Sunday, August 18, 2002

Last week, an Israeli crime boss
was gunned down in the alley behind his casino in Prague.

Yesterday, a friend showed me the weekend edition of the local newspaper of his hometown Netanya. He was eulogized for eight gushing pages. You’d have thought he was the Mother Theresa and not a murderous extortionist. Seven pages were given over completely to enormous mourning ads paid for mainly by Netanya restaurant, hotels and “Simcha” (happy occasions) halls.

My friend told me that on the day of his funeral, the whole of the Netanya center closed down in mourning. The funeral procession went down the main street of the town. The newspaper states that the municipality even opened the gates that keep cars from going into the square, to let the procession pass, a very rare event indeed.

Reading about this “charming” bully, and the honor paid him by those who were very likely subject to his extortion and terror tactics (and don’t think for a minute that they’re relieved to see him go, I assure you the new boss came round to collect, before the body was cold), reminded me of some bigger bullies we have to deal with in this part of the world.

It takes a lot of courage to go to the police if you’re a victim of a protection racket or any other form of extortion. You’re taking a great risk. You could be harmed, your family could be harmed, you’re very likely to lose your business to fire, or some other calamity. There is a limit to the protection the police can give you (if at all).

But if you don’t take that risk, you’re finished. The pressure will become worse and worse until you eventually find yourself standing outside of your business, built with your sweat and your tears and your hard earned money, looking in, with nothing to show for it, besides your debts and your bad heart.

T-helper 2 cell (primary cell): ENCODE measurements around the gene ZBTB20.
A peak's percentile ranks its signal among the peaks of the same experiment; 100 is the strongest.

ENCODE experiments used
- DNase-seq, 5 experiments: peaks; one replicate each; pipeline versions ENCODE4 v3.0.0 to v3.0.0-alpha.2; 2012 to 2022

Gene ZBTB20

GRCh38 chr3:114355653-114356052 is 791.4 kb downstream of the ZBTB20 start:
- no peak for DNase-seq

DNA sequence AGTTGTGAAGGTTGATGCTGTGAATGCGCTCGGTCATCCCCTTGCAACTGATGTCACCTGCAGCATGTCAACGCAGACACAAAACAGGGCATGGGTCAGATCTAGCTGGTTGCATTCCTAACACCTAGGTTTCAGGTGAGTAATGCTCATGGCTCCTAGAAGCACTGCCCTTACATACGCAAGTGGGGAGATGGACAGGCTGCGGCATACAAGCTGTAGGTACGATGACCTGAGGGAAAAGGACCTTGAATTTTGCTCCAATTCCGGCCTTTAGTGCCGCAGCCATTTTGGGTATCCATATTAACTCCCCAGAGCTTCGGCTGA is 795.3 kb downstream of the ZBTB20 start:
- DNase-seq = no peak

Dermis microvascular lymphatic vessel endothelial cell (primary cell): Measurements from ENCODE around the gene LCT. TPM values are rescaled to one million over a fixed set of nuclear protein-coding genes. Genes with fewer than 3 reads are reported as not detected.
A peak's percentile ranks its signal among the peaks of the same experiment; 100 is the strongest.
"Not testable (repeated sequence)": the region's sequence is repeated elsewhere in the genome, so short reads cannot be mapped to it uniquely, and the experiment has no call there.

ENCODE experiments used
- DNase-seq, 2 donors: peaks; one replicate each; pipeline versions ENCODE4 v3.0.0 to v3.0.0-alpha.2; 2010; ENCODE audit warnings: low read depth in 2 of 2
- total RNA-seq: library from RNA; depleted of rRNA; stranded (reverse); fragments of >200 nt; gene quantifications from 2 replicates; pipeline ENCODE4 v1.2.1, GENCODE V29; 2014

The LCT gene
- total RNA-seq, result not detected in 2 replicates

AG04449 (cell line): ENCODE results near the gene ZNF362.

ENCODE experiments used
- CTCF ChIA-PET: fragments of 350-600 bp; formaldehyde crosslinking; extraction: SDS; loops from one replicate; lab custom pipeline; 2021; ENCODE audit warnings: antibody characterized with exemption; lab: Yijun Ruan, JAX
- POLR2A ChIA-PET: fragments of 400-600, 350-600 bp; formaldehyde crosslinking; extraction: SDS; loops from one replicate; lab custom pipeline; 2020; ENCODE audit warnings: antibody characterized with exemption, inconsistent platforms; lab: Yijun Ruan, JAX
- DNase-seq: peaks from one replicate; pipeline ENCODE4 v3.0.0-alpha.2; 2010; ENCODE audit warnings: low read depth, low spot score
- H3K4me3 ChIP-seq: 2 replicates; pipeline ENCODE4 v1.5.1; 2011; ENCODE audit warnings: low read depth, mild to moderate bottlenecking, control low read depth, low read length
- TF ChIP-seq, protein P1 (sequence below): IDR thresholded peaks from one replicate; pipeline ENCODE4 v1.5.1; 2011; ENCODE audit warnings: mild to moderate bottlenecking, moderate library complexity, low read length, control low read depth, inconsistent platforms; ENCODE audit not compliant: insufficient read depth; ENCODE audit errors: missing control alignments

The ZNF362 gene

Maybe this is why the less educated, more streetwise Israelis understood years ago, what many Israeli intellectuals still refuse to accept. Arafat is not in the business of being a fair partner. And neither are the other serious contenders bidding for power in the jungle of Palestinian society. We can talk to them and negotiate with them till we’re blue in the face. Extortionists and loan sharks are always happy to negotiate spreading out the payments (with compound interest, of course), but the only way to get them to give up their tactics is to show them that there’s a bigger boss in town.

That’s why Israelis voted en masse for Arik Sharon, and will do so again, even though we ultimately believe in making compromises for peace. Spectators of Israeli politics probably think that Sharon’s decreasing popularity in the polls reflects a yearning for a “political horizon”. I’d say it is just as likely to be dissatisfaction by those who would rather see tougher action.

By the way, the same goes for Saddam and Al Qaeda.



via Spleenville


Fresh off the boat
Stephen Den Beste has some interesting things to say about immigration. You have to scroll down a bit to get to the stuff about immigration.

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